Eq. (3) shows that Jth is a negative exponential function of applied strain eeq, so it will increase as the increasing of strain, but with an

approaching value. Fig. 3 shows the schematic diagram of forced mixing and thermodynamic decomposition between Cu and Cr grains. The external forcing flux J (black line in the top) keeps constant during deformation, while the thermodynamic decomposition flux Jth (red curve) shows a negative exponential increasing trend. As the leftmost diagram shows, in the beginning stage of deformation, because of the little amount of accumulated net Cu solute atoms, the absolute back-diffusion flux is very small but with a high increasing speed. When the sample is deformed with high strains, the back-diffusion flux increases close to the level of forcing flux due to the large amount of net Cu solute atoms, so the dissolution of Cu atoms into Cr matrix gets saturated as

Fig. 3. Schematic diagram of forced intermixing and thermodynamic decomposition between Cu and Cr grains under continuous deformation. (For interpretation of the references to color in this figure, the reader is referred to the web version of this article.)

shown in the top-right diagram. The difference value between forcing flux and thermodynamic diffusion flux represents net flux, and the integrated area (green shaded area) indicates the accumulated net Cu solute atoms. Mathematically, a negative exponential formula can be obtained from the integration of another negative exponent. So the final dissolved Cu content involving the integration of net flux J should also show a negative exponential increasing, as shown in the bottom-right inset in Fig. 3, which fits well with the experimental data in Fig. 1c.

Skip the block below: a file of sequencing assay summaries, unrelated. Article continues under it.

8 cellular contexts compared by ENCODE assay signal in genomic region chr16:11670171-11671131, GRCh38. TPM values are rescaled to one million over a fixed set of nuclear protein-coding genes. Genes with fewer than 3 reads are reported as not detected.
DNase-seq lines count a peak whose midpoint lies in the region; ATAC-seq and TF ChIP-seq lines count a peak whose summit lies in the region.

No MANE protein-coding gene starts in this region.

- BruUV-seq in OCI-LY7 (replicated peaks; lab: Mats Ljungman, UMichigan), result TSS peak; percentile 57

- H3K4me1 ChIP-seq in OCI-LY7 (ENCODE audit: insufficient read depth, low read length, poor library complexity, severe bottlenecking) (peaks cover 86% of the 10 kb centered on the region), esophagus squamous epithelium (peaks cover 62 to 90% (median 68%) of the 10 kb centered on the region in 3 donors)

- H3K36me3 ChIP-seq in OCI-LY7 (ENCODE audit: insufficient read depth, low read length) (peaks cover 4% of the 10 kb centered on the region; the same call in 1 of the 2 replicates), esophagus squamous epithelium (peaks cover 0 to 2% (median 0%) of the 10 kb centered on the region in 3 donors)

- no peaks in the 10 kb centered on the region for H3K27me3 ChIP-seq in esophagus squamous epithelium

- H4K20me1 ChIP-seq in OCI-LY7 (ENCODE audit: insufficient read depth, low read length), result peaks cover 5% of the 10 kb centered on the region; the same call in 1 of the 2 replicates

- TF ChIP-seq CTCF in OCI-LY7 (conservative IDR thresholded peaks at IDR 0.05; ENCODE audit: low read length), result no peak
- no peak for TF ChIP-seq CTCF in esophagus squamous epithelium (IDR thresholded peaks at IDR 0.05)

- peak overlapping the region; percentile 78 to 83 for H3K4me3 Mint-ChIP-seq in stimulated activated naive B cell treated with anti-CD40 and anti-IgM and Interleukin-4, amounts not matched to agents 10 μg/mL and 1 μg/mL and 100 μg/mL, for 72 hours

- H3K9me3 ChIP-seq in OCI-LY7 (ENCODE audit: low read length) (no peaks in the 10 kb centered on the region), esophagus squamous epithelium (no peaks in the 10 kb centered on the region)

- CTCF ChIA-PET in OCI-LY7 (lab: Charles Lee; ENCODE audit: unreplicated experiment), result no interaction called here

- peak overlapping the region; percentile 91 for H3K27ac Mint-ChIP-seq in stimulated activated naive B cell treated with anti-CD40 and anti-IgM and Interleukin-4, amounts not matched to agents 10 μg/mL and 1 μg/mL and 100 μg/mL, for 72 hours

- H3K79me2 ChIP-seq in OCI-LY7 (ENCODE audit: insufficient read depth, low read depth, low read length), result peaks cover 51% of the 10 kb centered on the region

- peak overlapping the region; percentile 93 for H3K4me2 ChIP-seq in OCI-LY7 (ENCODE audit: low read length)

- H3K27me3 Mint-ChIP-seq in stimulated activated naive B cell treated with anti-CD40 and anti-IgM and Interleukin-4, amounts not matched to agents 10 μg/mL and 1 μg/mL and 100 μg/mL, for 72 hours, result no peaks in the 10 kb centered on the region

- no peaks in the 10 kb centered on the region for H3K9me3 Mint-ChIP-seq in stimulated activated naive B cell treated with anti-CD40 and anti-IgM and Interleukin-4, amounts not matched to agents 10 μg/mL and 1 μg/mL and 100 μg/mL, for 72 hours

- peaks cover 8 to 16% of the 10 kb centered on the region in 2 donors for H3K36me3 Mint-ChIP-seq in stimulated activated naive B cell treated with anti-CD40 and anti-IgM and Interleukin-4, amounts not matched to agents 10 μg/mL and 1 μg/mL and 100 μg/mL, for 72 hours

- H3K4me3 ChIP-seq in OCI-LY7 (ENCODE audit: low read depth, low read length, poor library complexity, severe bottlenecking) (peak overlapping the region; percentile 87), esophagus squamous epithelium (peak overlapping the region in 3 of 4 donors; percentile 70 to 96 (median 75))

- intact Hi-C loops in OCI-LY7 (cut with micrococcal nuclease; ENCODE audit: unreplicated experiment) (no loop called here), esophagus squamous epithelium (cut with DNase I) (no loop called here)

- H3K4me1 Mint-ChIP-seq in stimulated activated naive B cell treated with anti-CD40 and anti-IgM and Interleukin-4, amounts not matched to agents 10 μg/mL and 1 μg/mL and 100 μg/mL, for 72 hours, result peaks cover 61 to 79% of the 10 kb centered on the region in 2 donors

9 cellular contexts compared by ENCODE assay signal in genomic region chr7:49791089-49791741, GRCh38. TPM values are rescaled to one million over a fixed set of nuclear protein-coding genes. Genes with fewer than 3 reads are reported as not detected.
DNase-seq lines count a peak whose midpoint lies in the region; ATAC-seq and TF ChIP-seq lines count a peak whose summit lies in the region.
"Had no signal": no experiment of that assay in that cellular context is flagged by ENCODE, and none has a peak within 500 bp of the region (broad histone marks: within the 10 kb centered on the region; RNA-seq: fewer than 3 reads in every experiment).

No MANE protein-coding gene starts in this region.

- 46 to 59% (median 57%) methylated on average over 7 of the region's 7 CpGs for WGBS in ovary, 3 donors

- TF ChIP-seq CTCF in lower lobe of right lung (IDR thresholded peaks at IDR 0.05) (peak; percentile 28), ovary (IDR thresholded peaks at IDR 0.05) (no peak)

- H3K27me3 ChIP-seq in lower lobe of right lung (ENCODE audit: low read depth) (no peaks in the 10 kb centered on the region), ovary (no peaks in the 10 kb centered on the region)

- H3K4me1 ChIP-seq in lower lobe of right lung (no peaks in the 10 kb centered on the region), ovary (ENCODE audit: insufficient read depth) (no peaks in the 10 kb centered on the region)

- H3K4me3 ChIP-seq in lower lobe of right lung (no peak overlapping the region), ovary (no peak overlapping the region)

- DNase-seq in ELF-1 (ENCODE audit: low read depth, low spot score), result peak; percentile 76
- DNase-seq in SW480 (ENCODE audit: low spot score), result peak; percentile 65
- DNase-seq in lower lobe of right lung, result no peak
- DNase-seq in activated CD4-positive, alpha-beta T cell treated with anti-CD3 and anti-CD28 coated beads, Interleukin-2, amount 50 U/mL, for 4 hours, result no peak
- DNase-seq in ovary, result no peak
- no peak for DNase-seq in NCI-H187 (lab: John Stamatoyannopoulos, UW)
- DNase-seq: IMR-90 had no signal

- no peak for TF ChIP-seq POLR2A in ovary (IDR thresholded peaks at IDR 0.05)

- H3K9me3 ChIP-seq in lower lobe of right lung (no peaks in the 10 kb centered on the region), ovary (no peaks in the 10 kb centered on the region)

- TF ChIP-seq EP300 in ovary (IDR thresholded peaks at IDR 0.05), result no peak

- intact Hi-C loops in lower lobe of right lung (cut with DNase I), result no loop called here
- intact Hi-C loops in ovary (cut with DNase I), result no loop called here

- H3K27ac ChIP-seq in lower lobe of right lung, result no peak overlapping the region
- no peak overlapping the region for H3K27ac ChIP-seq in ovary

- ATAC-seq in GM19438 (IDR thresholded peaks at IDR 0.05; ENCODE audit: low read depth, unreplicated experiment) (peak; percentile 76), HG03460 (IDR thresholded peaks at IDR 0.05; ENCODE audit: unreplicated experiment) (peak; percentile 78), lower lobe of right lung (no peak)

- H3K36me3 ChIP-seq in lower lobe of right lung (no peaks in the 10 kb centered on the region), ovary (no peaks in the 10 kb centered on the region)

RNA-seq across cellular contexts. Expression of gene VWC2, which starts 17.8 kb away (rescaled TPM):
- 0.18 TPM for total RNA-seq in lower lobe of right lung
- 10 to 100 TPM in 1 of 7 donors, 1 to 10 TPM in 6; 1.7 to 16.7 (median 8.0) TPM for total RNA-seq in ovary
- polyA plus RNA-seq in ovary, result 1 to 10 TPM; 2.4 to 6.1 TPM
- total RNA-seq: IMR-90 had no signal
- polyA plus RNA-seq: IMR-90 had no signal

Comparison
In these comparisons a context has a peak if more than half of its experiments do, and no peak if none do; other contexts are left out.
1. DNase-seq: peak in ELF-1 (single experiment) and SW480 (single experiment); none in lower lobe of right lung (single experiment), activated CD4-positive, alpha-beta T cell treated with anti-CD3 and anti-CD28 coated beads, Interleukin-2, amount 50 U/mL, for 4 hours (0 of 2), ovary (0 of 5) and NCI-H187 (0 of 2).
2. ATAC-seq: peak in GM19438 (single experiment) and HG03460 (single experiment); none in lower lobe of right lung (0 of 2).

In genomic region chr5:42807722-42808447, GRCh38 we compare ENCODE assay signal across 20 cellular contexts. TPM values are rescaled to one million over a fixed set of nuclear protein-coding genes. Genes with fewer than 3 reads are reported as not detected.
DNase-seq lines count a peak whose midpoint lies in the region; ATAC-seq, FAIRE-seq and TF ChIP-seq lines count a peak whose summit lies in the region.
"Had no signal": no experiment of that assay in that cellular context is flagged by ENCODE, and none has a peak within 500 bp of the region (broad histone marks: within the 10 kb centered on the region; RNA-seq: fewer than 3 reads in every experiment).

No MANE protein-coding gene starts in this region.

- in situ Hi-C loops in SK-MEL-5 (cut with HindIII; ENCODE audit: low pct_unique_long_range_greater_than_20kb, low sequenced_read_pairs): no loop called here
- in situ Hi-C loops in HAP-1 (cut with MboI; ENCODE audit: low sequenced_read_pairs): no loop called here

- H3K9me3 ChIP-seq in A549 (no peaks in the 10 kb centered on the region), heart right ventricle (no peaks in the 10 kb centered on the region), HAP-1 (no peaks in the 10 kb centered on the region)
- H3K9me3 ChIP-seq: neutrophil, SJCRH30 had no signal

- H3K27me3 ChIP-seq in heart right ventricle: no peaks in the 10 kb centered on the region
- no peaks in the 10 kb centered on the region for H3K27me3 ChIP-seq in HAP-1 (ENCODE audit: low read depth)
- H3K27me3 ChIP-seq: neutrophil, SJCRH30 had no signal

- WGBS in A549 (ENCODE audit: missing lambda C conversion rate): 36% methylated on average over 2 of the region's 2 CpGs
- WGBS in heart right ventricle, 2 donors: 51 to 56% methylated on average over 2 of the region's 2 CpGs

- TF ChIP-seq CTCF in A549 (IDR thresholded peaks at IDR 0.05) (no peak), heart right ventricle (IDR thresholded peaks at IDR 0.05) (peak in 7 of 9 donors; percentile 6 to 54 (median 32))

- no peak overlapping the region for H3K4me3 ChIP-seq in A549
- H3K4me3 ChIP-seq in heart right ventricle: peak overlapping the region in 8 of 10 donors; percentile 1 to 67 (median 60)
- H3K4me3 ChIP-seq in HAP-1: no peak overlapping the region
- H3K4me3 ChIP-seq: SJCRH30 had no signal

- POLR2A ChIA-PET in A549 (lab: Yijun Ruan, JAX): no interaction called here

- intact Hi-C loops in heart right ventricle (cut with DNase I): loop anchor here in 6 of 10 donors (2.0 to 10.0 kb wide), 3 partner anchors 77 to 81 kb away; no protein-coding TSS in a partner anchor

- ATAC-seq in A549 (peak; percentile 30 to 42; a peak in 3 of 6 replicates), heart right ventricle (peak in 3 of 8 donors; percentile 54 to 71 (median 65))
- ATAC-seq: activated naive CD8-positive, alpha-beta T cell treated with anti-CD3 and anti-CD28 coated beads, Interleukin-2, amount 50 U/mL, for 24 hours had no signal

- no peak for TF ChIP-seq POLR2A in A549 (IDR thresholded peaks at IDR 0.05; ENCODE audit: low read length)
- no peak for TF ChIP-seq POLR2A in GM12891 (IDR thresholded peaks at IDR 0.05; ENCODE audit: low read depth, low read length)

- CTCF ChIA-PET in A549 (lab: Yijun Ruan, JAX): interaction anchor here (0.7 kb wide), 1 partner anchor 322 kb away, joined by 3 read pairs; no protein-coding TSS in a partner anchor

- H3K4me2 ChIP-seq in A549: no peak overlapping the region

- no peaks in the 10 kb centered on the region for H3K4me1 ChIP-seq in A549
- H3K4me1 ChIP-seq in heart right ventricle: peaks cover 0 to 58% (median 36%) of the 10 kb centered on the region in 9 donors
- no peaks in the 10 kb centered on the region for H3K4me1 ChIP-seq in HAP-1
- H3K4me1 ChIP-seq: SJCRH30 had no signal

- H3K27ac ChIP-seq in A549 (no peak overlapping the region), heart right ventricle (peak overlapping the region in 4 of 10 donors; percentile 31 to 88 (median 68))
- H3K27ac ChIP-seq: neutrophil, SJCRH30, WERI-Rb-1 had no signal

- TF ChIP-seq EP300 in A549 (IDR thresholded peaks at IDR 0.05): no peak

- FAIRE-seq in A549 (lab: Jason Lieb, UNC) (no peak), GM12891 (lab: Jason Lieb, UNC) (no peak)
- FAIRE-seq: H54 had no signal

In summary, 57 wt% Cu-43 wt% Cr nanocrystalline alloy was formed with average grain size less than 20 nm and good homogeneity by HPT deformation with extremely high strains. This work showed that about 32 wt% (27.8 at.%) of Cu can be fully dissolved into Cr matrix to form bcc structure using HPT method. The phase fraction change of deformed Cu-Cr alloy showed an obvious negative exponential trend. Kinetic dissolution model was proposed in this work based on the idea of that final solubility was determined by the competition of external forcing mixing and thermodynamic decomposition. The obtained negative exponential formula fits well with experimental result. This model facilitates the understanding of dissolution process.

Acknowledgements

We gratefully acknowledge the financial support by the Austrian Science Fund (FWF): No. P27034 - N20. Peter Kutlesa, Gabriele Moser, Herwig Felber and Silke Modritsch at Erich Schmid Institute of Materials

Sciences, Austrian Academy of Sciences, are gratefully acknowledged for their help with the HPT, TEM and metallographical samples preparation.